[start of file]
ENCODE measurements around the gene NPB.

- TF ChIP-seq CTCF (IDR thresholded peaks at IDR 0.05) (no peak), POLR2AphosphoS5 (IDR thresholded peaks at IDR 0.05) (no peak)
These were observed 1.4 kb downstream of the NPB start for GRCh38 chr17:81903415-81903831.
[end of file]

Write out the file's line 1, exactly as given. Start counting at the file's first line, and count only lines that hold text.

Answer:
ENCODE measurements around the gene NPB.